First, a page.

Service(sm) ("ACT(sm)"). U.S. securities laws require that all
       registered stock exchanges and securities associations establish a
       transaction reporting plan by which information (specifically price and
       volume) concerning trades executed in qualified securities in those
       markets is centrally collected. Transactions in Nasdaq-listed
       securities, exchange listed securities traded over-the-counter, and
       other equity securities traded over-the-counter are reported to ACT. A
       protocol establishes which of the two parties to the trade are assigned
       reporting responsibility. During market open hours, members are to
       report trades within 90 seconds. Alternative procedures are in place
       for reporting trades executed after hours. ACT has a schedule of fees
       that reflect the services it provides. Trade reports are assessed a
       nominal fee, while trades that require comparison matching generally
       are assessed a higher fee depending upon the size of the trade. The
       function that ACT performs depends on the information provided to ACT
       by the parties to the trade. ACT risk management fees are $17.25 per
       month plus $0.035 for each correspondent per transaction. A cap on ACT
       risk management fees was implemented in April 2000, limiting the
       monthly payment by clearing firm by correspondent to $10,000. This led
       to over a $1 million decrease in ACT risk management revenue from
       fiscal year 1999 to fiscal year 2000 despite the significantly higher
       trading volumes in the year 2000. Further changes to the pricing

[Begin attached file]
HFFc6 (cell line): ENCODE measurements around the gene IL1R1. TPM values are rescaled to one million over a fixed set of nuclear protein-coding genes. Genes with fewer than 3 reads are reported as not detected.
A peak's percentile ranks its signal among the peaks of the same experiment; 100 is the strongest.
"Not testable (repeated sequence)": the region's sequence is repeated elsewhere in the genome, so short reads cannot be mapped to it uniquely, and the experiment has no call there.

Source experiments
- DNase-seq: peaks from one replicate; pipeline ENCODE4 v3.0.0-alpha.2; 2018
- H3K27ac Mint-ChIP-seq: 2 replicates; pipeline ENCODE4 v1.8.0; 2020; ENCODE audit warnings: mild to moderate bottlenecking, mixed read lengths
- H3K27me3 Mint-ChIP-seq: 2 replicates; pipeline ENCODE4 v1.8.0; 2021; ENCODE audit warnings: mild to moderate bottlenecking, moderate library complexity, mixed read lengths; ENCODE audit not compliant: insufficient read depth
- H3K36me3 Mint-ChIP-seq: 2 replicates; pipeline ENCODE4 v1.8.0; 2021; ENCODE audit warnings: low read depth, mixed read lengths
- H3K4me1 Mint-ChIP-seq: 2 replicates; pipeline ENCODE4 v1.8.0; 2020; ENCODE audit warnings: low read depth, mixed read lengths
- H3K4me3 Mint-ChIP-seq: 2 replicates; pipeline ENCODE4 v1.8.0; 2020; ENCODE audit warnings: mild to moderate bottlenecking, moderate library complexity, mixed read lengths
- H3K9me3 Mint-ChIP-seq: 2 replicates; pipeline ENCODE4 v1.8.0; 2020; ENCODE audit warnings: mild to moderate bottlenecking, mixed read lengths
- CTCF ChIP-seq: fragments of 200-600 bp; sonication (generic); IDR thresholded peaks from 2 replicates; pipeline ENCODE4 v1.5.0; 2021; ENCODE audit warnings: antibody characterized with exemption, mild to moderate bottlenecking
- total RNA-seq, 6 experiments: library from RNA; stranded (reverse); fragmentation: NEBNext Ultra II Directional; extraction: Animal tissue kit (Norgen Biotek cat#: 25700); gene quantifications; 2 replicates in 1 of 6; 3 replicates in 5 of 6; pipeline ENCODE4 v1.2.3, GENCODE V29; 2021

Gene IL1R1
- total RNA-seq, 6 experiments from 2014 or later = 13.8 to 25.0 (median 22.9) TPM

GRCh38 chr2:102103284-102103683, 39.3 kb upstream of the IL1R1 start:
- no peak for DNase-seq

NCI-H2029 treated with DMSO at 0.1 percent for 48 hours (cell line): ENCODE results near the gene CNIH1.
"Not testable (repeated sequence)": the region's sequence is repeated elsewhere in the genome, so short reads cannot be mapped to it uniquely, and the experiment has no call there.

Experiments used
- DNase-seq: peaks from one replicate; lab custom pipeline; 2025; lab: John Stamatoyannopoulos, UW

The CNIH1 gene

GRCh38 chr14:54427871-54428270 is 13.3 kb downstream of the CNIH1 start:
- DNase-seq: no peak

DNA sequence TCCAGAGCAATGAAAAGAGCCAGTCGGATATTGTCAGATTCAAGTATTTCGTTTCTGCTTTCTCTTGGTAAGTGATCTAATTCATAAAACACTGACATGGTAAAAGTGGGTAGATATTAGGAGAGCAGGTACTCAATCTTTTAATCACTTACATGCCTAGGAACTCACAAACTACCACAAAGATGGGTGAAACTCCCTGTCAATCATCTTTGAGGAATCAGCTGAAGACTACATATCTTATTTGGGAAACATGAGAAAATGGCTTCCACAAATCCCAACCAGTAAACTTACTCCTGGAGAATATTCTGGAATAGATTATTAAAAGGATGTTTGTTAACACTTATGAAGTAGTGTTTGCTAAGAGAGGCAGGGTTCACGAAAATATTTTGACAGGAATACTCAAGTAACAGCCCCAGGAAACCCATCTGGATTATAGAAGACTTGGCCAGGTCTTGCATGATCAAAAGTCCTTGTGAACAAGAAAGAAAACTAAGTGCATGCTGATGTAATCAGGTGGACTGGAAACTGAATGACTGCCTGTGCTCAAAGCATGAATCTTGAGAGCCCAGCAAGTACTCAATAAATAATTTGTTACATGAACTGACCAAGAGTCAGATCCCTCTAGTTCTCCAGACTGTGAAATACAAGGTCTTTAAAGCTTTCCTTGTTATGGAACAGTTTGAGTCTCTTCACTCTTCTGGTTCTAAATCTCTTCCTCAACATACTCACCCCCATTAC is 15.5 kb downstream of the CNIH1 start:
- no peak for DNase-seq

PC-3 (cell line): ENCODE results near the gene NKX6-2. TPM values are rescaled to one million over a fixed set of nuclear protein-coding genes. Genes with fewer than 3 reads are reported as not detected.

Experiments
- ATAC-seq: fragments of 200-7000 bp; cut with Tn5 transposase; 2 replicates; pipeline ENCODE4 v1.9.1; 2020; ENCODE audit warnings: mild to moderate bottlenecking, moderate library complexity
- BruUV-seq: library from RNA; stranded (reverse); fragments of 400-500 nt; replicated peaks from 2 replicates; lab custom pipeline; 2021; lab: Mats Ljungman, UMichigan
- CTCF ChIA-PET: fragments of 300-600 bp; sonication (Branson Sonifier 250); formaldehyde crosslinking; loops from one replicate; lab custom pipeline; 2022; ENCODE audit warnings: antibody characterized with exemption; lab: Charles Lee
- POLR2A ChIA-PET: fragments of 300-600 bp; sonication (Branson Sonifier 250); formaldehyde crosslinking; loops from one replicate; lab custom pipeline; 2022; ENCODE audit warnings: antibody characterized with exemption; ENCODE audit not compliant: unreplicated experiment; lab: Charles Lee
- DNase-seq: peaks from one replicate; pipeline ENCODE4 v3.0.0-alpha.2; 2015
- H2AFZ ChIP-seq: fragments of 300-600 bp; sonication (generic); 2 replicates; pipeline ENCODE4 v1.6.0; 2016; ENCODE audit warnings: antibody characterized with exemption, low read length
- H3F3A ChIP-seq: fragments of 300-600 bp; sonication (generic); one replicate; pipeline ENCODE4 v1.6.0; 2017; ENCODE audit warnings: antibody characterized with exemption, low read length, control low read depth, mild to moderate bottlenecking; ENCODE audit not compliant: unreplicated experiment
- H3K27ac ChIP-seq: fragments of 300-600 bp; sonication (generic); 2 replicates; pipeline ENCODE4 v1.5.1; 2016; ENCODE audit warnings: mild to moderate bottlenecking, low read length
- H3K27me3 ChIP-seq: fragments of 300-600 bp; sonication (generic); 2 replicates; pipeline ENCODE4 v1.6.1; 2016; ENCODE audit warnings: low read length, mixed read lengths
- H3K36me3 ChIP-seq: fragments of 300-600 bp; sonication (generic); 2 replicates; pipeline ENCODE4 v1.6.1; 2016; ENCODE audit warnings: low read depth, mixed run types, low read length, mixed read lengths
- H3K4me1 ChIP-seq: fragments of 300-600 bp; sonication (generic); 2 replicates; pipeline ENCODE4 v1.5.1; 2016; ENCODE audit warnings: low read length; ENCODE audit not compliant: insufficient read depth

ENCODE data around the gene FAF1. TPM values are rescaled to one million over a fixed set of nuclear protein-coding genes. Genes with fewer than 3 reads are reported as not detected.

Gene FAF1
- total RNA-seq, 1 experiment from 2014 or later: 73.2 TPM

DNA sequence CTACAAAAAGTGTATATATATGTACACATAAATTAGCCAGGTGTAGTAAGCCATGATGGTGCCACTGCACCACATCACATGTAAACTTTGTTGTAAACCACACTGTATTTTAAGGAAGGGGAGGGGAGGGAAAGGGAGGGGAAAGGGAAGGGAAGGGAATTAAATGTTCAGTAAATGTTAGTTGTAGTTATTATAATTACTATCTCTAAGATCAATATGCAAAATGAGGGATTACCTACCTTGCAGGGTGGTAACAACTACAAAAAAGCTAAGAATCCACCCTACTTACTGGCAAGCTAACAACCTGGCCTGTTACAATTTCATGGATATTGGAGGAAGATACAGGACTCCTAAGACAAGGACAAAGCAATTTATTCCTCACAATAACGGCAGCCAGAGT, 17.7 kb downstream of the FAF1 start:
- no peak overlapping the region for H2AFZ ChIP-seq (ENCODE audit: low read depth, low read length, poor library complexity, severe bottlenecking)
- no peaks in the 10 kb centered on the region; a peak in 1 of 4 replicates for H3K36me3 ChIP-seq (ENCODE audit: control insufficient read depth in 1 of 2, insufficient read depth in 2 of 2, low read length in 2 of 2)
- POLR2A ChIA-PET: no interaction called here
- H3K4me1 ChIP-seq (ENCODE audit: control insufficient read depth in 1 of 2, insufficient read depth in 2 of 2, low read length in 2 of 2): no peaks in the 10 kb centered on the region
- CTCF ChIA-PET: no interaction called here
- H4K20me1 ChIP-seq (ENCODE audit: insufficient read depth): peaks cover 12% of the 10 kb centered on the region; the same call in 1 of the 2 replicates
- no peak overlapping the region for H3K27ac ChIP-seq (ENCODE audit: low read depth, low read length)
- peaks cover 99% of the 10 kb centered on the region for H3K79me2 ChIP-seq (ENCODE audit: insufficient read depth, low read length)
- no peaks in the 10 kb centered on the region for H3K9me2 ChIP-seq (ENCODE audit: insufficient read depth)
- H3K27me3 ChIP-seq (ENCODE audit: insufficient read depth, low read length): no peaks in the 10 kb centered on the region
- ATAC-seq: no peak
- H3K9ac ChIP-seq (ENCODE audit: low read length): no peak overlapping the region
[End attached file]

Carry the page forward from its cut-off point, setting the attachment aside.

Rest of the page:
structure currently under consideration might have additional downward
       effect on ACT revenues. In a current filing with the SEC, Nasdaq
       proposes an interpretation of which firms classify as effectively
       "self-clearing" with respect to affiliated correspondents, and relieves
       them of the obligation of paying ACT risk management fees. Nasdaq is
       contemplating a further clarification to this rule, which would require
       SEC approval and which specifies that clearing firms will only be
       charged ACT risk management fees for those correspondents they choose
       to monitor through ACT risk management. This means that firms will
       selectively have the ability to discontinue the use of this service for
       certain correspondents and not pay ACT risk management fees, thus
       reducing Nasdaq's revenue. For the years ended December 31, 2000, 1999
       and 1998 Nasdaq's total revenues from ACT were $100.0 million, $68.1
       million and $38.2 million, respectively. ACT fees accounted for
       approximately 11.5% of Nasdaq's total revenues for the year ended
       December 31, 2000.

  o    Access Services. The vast majority of Nasdaq's trading information and
       trading services are delivered via the Enterprise Wide Network II
       telecommunications network, which was jointly designed by Nasdaq and
       WorldCom Inc. In November 1997, Nasdaq committed to a six-year, $600
       million dollar contract for WorldCom Inc. to build and maintain the
       Enterprise Wide Network II, a custom Extranet to expand Nasdaq's daily
       trading capacity to four billion shares a day, with the capability of
       scaling up to eight billion shares a day. The Enterprise Wide Network
       II is one of the world's largest and most sophisticated information
       systems, delivering time-sensitive information from Nasdaq's Trumbull,
       Connecticut technology center to traders nationwide and giving Nasdaq
       sophisticated routing and information collection capabilities. WorldCom
       charges Nasdaq monthly for use of the network. The contract with
       Worldcom will automatically renew for successive renewal periods
       without the prior termination by a party. In the event of termination,
       the contract provides that the services will continue for a sufficient